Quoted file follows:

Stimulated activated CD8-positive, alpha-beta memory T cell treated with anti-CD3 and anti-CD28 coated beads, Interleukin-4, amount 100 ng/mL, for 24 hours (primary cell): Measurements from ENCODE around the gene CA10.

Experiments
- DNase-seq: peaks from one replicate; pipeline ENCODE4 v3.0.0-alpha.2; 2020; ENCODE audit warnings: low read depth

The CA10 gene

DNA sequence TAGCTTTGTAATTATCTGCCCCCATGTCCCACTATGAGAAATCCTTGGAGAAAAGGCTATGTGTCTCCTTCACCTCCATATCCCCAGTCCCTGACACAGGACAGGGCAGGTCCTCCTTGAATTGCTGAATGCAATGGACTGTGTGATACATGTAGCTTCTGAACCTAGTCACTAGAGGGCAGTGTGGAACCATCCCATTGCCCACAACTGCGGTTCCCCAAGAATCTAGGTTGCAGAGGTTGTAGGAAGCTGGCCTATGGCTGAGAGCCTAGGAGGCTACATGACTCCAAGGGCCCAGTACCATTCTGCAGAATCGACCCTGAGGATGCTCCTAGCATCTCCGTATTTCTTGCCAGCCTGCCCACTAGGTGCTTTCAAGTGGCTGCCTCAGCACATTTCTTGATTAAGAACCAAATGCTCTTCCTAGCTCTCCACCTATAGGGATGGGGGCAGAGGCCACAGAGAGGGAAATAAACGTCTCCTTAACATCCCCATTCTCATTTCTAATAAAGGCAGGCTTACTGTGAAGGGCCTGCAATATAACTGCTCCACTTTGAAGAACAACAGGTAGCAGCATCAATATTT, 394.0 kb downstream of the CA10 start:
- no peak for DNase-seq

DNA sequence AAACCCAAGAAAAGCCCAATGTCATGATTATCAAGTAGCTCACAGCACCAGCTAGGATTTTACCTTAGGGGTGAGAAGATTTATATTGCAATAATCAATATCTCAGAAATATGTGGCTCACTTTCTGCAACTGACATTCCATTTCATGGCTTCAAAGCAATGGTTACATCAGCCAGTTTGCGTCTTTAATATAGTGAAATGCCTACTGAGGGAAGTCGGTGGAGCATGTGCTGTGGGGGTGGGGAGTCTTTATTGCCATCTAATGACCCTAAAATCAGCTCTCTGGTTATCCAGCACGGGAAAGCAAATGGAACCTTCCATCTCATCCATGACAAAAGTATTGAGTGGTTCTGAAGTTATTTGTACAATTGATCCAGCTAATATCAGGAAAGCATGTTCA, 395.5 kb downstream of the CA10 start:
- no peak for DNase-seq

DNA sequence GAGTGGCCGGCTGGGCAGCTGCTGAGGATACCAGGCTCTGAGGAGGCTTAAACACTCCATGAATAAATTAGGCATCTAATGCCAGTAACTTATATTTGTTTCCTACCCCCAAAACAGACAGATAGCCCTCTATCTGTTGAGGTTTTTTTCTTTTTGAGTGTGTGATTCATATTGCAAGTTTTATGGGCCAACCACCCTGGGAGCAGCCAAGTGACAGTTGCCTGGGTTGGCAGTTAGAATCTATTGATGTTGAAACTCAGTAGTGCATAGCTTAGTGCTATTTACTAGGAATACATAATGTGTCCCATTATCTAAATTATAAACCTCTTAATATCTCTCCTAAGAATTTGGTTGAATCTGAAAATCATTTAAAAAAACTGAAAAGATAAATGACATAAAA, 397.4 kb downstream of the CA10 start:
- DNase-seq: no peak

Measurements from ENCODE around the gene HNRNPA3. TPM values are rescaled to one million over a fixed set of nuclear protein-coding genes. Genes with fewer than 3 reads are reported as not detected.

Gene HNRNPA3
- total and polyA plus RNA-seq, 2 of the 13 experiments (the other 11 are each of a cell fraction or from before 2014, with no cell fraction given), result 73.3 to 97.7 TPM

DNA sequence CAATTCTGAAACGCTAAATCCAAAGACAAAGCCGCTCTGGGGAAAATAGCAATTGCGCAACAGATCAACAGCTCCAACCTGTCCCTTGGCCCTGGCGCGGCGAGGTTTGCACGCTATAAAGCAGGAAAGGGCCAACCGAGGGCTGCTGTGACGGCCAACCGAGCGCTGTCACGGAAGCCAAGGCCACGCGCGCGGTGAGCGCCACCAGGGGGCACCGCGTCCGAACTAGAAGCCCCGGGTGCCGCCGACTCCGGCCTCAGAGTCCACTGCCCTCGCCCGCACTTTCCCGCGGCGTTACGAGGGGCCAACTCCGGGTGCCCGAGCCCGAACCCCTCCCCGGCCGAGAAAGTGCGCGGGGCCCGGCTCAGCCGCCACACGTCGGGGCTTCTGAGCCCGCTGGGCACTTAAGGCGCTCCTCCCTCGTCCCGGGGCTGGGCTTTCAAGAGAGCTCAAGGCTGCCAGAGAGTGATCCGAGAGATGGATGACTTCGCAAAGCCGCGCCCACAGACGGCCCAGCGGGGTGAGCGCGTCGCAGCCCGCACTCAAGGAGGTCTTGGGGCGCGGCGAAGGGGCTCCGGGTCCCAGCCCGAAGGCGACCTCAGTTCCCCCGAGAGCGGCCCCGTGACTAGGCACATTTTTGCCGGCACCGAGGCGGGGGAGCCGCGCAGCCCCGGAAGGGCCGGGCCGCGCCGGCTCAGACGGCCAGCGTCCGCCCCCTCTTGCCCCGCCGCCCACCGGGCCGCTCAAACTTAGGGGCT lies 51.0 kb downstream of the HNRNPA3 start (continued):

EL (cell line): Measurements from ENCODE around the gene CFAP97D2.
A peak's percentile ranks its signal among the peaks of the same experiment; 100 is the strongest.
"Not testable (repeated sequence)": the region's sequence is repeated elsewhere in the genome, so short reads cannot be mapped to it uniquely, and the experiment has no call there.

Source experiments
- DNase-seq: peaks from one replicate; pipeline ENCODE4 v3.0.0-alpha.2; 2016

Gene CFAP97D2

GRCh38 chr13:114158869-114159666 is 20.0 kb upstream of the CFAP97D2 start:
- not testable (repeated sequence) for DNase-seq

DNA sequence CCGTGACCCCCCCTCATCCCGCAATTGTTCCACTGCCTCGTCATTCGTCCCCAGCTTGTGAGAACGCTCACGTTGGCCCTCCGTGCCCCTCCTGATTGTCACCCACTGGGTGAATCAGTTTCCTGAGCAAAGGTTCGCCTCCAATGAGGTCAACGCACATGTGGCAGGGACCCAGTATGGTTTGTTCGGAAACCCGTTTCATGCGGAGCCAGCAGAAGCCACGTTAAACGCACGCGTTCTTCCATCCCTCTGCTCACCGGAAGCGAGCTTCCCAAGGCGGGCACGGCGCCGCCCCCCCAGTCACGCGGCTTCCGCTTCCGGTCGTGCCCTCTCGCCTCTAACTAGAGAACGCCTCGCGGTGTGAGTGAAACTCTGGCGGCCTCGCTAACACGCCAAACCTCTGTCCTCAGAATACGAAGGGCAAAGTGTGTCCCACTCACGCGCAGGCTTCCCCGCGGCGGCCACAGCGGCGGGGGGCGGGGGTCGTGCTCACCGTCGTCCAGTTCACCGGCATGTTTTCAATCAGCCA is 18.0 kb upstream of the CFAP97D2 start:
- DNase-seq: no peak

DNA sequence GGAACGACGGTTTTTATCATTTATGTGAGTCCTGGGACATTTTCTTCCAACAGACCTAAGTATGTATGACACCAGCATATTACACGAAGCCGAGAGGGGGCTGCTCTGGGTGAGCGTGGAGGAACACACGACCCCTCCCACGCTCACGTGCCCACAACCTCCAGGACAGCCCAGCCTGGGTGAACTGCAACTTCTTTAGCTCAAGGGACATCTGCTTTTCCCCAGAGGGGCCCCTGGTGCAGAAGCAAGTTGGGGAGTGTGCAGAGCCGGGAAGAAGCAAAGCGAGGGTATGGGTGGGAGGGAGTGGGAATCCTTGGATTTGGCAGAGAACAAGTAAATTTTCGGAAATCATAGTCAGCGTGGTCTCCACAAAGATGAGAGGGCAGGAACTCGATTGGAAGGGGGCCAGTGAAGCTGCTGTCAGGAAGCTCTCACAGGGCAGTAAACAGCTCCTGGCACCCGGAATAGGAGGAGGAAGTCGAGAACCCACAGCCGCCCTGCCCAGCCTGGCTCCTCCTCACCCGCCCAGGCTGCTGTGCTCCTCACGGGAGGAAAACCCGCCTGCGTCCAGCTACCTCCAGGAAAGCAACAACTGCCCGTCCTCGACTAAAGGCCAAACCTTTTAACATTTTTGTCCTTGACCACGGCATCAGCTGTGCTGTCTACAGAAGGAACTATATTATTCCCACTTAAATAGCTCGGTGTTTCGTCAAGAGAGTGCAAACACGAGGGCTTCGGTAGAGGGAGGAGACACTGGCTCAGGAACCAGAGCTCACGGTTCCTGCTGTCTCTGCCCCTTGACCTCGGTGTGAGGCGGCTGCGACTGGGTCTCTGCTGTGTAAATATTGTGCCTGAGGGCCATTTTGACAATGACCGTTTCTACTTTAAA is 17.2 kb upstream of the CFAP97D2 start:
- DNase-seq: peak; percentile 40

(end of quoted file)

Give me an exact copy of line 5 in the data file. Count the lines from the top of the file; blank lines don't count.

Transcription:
DNA sequence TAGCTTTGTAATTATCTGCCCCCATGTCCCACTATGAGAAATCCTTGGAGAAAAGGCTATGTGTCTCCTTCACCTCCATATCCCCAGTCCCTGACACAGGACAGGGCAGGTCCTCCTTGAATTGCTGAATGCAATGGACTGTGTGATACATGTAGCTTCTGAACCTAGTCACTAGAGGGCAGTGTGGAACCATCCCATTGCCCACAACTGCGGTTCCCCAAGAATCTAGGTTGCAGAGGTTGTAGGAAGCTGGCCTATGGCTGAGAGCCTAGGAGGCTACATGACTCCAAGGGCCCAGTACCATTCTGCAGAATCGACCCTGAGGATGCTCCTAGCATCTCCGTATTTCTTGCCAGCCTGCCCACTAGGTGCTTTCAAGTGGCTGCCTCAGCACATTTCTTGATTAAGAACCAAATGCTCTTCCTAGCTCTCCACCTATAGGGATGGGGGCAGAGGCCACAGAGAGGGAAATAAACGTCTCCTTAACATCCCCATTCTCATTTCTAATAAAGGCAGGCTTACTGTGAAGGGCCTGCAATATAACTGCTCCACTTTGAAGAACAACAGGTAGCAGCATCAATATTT, 394.0 kb downstream of the CA10 start: